January WTI crude oil (CLF24) this morning is up +1.58 (+2.31%), and Jan RBOB gasoline (RBF24) is up +0.0450 (+2.25%).

Crude oil and gasoline prices this morning are moderately higher.  Energy prices are climbing today after better-than-expected U.S. economic reports on Nov payrolls and Dec consumer sentiment reduced recession fears and bolstered the outlook for a soft landing, a positive factor for energy demand and crude prices.  Also, plans by the U.S. to refill its strategic petroleum reserve are supportive of crude.  On the negative side is today’s rally in the dollar index (DXY00) to a 3-week high.  

Crude prices found support today after the U.S. Energy Department issued a solicitation to buy as much as 3 million bbl of sour crude for delivery in March to refill the strategic petroleum reserve.  That comes on top of a previous tender to buy the same amount for February.  The Energy Department said it will hold monthly tenders to buy oil to refill the reserve through at least May of next year.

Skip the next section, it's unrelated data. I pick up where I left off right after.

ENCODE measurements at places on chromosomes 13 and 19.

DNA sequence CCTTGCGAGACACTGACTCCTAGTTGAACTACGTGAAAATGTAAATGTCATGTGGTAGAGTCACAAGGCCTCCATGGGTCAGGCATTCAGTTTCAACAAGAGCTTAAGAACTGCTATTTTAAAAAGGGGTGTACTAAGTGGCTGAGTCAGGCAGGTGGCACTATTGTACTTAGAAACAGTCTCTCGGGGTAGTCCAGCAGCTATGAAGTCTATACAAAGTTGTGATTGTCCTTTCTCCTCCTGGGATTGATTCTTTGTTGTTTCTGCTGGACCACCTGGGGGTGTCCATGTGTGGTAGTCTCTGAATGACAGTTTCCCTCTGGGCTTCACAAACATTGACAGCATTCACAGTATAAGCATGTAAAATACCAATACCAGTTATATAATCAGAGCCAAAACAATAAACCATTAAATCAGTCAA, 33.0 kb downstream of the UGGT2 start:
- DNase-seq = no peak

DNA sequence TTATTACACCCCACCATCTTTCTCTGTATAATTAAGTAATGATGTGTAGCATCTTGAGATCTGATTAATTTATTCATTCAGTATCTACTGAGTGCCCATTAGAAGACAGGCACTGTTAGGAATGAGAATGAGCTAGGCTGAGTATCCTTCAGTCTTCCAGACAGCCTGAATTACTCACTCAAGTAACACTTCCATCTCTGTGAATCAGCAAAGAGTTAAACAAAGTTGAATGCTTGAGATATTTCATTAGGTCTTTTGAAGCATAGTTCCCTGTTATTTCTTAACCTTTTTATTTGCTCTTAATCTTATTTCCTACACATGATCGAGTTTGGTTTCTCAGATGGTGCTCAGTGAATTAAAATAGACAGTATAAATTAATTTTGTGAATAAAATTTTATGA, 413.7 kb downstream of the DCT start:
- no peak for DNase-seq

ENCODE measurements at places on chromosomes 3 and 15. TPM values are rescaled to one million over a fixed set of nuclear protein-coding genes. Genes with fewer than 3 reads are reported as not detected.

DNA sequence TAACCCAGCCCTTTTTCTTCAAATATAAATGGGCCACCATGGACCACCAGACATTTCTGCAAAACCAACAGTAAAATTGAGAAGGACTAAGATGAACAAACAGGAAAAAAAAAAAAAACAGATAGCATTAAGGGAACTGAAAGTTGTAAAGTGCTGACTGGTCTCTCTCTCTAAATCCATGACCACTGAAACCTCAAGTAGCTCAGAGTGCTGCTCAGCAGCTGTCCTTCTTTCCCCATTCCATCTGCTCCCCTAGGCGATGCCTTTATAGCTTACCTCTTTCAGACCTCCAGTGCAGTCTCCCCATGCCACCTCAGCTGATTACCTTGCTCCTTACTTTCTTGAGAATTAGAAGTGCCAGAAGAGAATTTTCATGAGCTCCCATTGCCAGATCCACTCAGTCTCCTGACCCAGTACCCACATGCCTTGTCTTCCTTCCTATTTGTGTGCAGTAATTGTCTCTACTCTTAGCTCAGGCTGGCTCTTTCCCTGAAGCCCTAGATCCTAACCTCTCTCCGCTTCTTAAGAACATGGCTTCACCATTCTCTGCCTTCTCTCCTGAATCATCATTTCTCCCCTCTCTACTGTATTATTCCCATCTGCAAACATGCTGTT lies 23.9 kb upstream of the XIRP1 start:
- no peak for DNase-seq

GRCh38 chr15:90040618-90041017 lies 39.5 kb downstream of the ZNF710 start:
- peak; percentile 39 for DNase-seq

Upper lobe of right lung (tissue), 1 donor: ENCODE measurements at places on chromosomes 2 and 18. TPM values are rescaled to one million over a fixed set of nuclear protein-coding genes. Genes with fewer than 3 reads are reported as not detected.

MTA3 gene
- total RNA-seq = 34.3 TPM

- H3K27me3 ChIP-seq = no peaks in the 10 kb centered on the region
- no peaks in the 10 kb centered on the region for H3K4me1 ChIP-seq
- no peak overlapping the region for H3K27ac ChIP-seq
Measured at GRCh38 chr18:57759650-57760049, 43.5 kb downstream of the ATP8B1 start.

Today’s global economic news was mixed for crude demand and prices.  On the bullish side, U.S. Nov nonfarm payrolls rose +199,000, stronger than expectations of +185,000.  Also, the U.S. Nov unemployment rate fell -0.2 to a 4-month low of 3.7%, showing a stronger labor market than expectations of no change at 3.9%.  In addition, the University of Michigan U.S. Dec consumer sentiment index rose +8.1 to a 4-month high of 69.4, stronger than expectations of 62.0.  On the negative side, Japan’s Q3 GDP was unexpectedly revised lower to -2.9% (y/y annualized) from -2.1%, weaker than expectations of -2.0% and the steepest pace of contraction since the pandemic.  

Signs of increasing U.S. crude exports are negative for prices as ship-tracking firms Kpler and Vortexa project that U.S. crude exports will soon reach a record 5.7 million bpd.

A bearish factor for crude was Tuesday’s action by Saudi Arabia to cut the price of its flagship Arab light crude to Asian customers for January delivery by 50 cents to $3.50 a barrel more than the benchmark, the first cut in prices since June but below expectations of a -$1.05 a barrel cut in prices.